Now, onto the problem!

The sum of the squares of the first ten natural numbers is, 12 + 22 + ... + 102 = 385 The square of the sum of the first ten natural numbers is, (1 + 2 + ... + 10)2 = 552 = 3025 Hence the difference between the sum of the squares of the first ten natural numbers and the square of the sum is 3025 − 385 = 2640. Find the difference between the sum of the squares of the first one hundred natural numbers and the square of the sum.

This one was a good one to roadmap out before I got started. Once I broke it down into a few pieces, it was also not super complicated to solve. So I know I had to find the sum of the squares. And then, the square of the sums. And finally, the difference between the two. Breaking it up into the three pieces also lent itself nicely to writing tests because I wrote tests for each of those three pieces and then a test set for the numbers up to 10 and a test set for the numbers up to 100. Here are the tests:

require 'problem6/problem6' describe 'up to 10' do it "finds the sum of the square of the first ten numbers" do expect(Problem6.sum(1..10)).to eq 385 end it "finds the square of the sum of the first ten numbers" do expect(Problem6.square(1..10)).to eq 3025 end it "finds the difference between the sum of the square and the square of the sums" do expect(Problem6.difference(1..10)).to eq 2640 end end describe 'up to 100' do it "finds the sum of the square of the first one hundred numbers" do expect(Problem6.sum(1..100)).to eq 338350 end it "finds the square of the sum of the first one hundred numbers" do expect(Problem6.square(1..100)).to eq 25502500 end it "finds the difference between the sum of the square and the square of the sums" do expect(Problem6.difference(1..100)).to eq 25164150 end end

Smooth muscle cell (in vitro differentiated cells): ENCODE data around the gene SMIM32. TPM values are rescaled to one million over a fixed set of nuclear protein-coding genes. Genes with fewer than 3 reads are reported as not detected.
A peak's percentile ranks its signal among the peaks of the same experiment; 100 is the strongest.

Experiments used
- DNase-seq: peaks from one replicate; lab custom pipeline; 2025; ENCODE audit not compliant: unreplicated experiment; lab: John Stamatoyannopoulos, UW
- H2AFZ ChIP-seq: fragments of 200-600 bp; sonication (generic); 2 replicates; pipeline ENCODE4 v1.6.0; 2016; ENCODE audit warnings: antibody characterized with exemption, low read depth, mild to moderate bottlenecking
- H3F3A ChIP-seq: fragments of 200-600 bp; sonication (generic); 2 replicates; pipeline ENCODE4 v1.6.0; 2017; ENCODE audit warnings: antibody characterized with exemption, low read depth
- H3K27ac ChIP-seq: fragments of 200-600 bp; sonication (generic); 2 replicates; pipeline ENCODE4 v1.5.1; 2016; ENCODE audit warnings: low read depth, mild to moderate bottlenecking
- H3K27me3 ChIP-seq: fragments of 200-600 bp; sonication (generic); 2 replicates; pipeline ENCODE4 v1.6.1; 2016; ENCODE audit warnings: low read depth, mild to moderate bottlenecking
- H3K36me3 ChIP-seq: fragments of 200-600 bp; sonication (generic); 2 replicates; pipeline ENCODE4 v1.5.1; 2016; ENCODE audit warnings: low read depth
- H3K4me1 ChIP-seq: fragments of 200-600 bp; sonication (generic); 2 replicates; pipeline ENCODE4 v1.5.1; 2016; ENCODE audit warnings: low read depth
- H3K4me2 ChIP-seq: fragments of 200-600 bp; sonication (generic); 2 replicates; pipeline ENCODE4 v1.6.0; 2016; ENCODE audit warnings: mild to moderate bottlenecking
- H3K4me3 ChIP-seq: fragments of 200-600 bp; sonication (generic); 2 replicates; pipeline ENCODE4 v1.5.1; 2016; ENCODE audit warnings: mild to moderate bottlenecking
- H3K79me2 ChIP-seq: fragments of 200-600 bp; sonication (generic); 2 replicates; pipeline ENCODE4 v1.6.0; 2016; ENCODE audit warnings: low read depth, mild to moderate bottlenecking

And here's the code. You'll see each of the three pieces and how they work together. And you actually don't even need the three pieces. (Looking at it again now as I post, I'm seeing that the question only asks for the different so you don't even need to define the sum and the square separately.) For me, when I originally did this, it was easiest for me to define each to visualize it better but now I see that was unnecessary and the final piece is really the only thing I need.

module Problem6 def self.sum(number_set) sum = (number_set).map { |i| i*i }.reduce(:+) #put here the sum of squares of the numbers return sum end def self.square(number_set) square = (number_set).reduce(:+)**2 # put the square of the sum of the numbers return square end def self.difference(number_set) difference = (number_set).reduce(:+)**2 - (number_set).map { |i| i*i }.reduce(:+) return difference end puts Problem6.difference(1..100) end

If you wanted to keep each of the three parts, this is what the code would look like:

module Problem6 def self.sum(number_set) sum = (number_set).map { |i| i*i }.reduce(:+) #put here the sum of squares of the numbers return sum end def self.square(number_set) square = (number_set).reduce(:+)**2 # put the square of the sum of the numbers return square end def self.difference(number_set) difference = square(number_set)-sum(number_set) return difference end puts Problem6.difference(1..100) end

The primary difference is that, instead of taking the information for the difference and repeated all that code, you are taking the result of the sum method and the result of the square method to find the difference.

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